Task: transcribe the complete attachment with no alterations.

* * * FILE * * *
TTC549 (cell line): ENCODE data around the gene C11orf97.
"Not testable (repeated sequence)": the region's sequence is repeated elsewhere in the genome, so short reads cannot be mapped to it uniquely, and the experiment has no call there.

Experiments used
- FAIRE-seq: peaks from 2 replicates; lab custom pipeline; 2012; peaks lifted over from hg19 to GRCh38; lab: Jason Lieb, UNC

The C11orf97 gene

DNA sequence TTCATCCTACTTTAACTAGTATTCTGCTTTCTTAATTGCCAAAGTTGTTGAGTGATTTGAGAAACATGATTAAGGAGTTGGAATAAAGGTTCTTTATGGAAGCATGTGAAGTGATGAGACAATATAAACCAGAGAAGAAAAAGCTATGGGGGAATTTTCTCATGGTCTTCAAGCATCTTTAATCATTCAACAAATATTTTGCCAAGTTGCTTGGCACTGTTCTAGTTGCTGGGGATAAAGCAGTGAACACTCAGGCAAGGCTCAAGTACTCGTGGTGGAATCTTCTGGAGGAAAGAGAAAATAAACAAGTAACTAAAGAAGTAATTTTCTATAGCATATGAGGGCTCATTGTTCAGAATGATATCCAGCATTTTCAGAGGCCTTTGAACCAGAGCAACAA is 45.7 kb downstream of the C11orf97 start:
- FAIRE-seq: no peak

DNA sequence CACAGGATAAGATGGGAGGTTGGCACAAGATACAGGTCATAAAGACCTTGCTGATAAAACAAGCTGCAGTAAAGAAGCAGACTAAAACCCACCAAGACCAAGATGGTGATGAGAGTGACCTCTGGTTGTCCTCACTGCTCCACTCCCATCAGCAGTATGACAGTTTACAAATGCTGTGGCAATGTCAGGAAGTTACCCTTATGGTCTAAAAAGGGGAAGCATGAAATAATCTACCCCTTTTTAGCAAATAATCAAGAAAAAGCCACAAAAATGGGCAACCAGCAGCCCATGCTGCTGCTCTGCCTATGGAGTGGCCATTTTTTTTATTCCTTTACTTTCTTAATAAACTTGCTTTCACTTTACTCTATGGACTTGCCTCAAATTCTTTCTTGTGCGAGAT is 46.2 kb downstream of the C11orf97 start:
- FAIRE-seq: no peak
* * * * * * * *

TTC549 (cell line): ENCODE data around the gene C11orf97.
"Not testable (repeated sequence)": the region's sequence is repeated elsewhere in the genome, so short reads cannot be mapped to it uniquely, and the experiment has no call there.

Experiments used
- FAIRE-seq: peaks from 2 replicates; lab custom pipeline; 2012; peaks lifted over from hg19 to GRCh38; lab: Jason Lieb, UNC

The C11orf97 gene

DNA sequence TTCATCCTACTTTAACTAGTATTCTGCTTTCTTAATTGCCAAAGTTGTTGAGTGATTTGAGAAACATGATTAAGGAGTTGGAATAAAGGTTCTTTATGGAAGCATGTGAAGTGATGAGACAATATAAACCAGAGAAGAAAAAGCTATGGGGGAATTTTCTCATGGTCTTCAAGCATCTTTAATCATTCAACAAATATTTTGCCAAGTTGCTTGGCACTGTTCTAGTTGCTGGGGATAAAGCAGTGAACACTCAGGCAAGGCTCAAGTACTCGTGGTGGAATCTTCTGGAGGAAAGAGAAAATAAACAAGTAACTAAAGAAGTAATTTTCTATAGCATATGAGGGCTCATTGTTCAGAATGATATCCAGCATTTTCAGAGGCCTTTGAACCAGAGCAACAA is 45.7 kb downstream of the C11orf97 start:
- FAIRE-seq: no peak

DNA sequence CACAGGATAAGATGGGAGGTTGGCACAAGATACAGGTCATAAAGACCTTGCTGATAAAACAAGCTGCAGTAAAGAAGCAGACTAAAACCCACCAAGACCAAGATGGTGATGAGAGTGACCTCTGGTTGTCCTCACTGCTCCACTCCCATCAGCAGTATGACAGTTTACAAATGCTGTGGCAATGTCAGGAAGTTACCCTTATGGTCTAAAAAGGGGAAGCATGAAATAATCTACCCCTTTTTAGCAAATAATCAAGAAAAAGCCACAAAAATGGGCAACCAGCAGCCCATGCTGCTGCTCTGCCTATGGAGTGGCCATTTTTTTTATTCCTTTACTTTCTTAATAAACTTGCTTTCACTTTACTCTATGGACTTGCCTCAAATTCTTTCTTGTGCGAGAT is 46.2 kb downstream of the C11orf97 start:
- FAIRE-seq: no peak